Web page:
She gets there as soon as the ice is free for open skating. She’s quick to tie her laces and get out there. This gives her time, even before the loud music starts, to skate a couple laps before the crowd starts filtering in.
I watch her glide. I can hear her blades every now and then. The sound brings us both to the moment. I notice thoughts of yesterday drifting from my brain. I assume they are headed for the car. My brain tries to coerce me into thinking about what to make for dinner. I ignore it. I feel my hand wanting to reach for my phone and I resist.
I imagine she has, by now, trained her mind to focus on what her legs and arms are doing. She’s graceful in the skating. Her arms are relaxed. Her face appears calm, with a hint of a smile – eyes trained ahead.
The quiet is blissful, even if for only a few precious minutes.
And then they arrive. They are excited and loud and yelling at their friends and starting games of tag. The manager of the rink starts the music. He doesn’t look like the kind of guy who likes pop, but that’s what he plays. He turns it up, and the crowd gets louder.
She continues making her laps, but now she weaves around skaters, avoiding the aggressive hockey stops and the intrusive game of tag. She darts in and out, maintaining her focus.
She slows when she reaches the north end of the rink. The bulbs of two of the light fixtures have burned out. The north end is slightly darker and less crowded. This is where she chooses to practice spins and crossovers. She works on her arm movements, trying to spin faster. The game of tag comes into her space once in awhile, and then she moves to the perimeter and waits for them to pass, or she skates a lap to avoid the chaos.
Then I see her. We’ve seen her at the rink a few times. She is about the same age. Her hair is dark and short with an orange streak over her eyes. As she skates, she pushes her glasses up the bridge of her nose. She focuses with the same intensity as Jen. On her first lap, I see that she and Jen make eye contact. After a couple warm-up laps, Orange settles into the north end, leaving a respectable space between herself and Jen. They make eye contact again. I can’t tell if they smiled at each other. I don’t think it matters.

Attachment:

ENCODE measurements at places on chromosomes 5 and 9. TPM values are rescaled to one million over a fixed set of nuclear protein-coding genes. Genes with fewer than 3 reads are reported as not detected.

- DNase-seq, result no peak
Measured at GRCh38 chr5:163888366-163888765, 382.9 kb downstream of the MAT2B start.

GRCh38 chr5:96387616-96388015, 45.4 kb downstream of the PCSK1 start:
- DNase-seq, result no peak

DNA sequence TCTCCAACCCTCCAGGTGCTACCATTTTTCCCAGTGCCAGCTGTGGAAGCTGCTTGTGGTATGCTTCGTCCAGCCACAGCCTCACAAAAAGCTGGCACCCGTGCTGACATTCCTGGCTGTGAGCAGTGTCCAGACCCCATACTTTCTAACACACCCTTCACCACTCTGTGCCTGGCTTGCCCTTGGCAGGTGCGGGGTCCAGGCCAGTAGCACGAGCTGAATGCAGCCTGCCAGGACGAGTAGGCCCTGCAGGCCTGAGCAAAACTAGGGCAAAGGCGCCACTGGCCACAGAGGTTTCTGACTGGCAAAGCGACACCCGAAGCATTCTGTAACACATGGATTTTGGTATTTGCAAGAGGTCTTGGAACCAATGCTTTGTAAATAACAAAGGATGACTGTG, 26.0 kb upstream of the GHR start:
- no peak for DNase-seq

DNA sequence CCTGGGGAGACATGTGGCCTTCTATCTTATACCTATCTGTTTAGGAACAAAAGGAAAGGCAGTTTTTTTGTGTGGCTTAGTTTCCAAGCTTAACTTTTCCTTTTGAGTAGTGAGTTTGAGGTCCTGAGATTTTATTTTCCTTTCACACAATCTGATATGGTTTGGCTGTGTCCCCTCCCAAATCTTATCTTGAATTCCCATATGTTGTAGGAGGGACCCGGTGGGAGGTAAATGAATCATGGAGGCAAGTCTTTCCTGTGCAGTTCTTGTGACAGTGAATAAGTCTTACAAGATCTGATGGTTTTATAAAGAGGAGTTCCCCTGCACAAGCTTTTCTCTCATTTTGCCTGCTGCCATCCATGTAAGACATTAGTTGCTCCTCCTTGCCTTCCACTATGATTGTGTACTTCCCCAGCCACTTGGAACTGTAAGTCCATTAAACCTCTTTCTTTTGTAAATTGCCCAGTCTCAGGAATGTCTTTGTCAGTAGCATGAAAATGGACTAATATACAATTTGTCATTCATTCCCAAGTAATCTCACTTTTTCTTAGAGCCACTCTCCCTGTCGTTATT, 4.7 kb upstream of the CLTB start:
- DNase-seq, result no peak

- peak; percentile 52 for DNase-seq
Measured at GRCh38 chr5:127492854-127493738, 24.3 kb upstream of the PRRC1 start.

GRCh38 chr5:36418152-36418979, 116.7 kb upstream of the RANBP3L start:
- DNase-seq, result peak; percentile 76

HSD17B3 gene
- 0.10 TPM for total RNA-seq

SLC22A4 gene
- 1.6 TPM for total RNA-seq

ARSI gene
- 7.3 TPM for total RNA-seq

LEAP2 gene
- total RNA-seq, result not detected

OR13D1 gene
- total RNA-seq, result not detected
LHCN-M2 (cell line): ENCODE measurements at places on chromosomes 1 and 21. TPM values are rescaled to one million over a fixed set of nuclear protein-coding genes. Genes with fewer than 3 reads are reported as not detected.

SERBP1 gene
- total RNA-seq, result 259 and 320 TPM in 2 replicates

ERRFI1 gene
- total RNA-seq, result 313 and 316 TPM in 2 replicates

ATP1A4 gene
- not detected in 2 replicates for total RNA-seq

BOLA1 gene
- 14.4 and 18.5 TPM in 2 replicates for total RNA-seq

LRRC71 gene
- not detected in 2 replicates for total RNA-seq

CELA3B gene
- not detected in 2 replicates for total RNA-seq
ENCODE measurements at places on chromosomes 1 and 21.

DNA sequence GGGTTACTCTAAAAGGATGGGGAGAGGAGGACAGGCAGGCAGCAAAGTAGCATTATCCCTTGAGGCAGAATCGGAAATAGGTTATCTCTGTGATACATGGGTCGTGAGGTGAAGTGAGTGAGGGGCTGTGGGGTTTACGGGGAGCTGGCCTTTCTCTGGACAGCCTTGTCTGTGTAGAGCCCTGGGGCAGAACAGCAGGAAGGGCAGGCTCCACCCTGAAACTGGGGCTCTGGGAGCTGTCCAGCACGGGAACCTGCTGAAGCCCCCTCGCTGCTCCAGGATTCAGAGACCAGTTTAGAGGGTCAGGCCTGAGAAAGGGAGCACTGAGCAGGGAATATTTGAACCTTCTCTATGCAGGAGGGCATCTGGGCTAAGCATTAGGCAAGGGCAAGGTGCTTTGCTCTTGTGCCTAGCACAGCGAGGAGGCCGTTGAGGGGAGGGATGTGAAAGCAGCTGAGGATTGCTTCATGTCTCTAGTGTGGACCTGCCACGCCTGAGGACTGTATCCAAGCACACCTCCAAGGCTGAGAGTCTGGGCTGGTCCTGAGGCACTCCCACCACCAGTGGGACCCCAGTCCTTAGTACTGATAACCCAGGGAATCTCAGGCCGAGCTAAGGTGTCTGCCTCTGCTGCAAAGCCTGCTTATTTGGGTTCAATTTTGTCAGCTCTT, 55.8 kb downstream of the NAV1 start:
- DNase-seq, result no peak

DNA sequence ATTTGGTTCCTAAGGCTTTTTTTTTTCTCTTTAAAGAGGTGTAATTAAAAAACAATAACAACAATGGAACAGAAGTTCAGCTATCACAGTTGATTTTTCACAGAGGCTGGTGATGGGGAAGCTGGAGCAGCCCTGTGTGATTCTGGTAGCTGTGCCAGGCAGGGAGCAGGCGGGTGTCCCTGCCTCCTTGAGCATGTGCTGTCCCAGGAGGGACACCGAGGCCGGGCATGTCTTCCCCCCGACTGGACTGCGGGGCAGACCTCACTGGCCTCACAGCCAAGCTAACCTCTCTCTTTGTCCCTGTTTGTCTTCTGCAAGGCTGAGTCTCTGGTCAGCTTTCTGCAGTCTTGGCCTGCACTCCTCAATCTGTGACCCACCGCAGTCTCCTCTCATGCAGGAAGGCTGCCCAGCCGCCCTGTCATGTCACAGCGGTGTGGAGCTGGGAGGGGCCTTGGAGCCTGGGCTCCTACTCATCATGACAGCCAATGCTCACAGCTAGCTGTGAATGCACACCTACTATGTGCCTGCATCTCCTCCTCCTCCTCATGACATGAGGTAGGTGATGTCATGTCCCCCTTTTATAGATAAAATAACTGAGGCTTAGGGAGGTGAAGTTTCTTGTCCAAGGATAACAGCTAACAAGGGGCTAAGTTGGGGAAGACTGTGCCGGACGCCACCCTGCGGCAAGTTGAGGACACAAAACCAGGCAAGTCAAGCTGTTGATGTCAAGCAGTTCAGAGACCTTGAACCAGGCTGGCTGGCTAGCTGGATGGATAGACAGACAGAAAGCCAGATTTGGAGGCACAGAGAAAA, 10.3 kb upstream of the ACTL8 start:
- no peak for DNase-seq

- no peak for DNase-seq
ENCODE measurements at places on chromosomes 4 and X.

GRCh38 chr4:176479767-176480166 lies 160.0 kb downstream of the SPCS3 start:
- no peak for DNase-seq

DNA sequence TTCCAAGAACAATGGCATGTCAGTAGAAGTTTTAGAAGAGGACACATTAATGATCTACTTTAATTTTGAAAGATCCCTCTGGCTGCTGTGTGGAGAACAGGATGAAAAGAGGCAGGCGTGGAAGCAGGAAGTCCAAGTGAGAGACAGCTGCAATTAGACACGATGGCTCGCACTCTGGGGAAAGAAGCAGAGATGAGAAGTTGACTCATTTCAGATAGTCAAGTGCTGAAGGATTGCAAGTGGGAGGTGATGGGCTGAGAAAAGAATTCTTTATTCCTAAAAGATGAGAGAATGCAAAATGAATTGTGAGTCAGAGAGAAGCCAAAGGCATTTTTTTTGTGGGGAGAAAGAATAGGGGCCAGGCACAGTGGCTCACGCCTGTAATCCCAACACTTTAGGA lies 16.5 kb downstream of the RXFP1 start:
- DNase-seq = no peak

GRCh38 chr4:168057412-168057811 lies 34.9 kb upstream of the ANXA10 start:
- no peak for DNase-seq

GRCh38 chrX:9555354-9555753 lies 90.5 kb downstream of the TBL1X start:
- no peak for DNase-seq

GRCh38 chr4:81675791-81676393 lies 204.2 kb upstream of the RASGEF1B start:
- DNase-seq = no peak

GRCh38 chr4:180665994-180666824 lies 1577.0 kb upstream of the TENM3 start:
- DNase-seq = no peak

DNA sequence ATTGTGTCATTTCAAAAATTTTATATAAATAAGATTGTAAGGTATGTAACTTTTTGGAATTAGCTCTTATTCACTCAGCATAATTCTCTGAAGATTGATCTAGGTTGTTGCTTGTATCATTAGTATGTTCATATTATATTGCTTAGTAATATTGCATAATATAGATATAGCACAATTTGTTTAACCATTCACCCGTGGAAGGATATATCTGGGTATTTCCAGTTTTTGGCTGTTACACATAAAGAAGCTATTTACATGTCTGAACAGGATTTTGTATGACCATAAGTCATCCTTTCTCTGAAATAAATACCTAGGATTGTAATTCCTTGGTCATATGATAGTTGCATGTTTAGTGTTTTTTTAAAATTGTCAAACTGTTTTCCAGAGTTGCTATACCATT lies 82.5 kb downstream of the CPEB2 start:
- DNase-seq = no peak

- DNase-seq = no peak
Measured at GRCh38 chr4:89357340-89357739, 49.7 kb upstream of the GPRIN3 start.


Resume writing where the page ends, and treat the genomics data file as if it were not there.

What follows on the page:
I go back to reading my book.
When I look up, I see them both working on their arm placement and tightening up their spins. When the game of tag encroaches, they move to the edge and wait. As the game moves on, they come out to practice more, exchanging a knowing glance.
I see a woman approach Jen. I can’t hear her, but she talks with lots of energy. She appears friendly. She’s right in Jen’s space, though, so Jen moves back a bit closer to the wall. The woman talks with her hands and seems to have a lot to say. I see Jen reply with a few words, a shrug of her shoulders and a nervous smile. The woman skates off with a group of friends. Jen and Orange exchange another look that I read as, “What was that about?” Even with that shared glance, they are careful to respect each other’s bubble.
The rink gets busier and noisier and, after about an hour or so, Jen comes over and tells me that she’s had enough. To be clear, she’s not tired from the skating. I believe she could skate the better part of a day without breaks. She’s tired from the noise and the energy of the crowd.
As we are driving home, I asked about the woman who had approached her. “Oh, she was asking me how to do spins, like I’m some kind of expert or something.” I asked, “Did you chat with Orange today?” She said she hadn’t, as if there was any need to.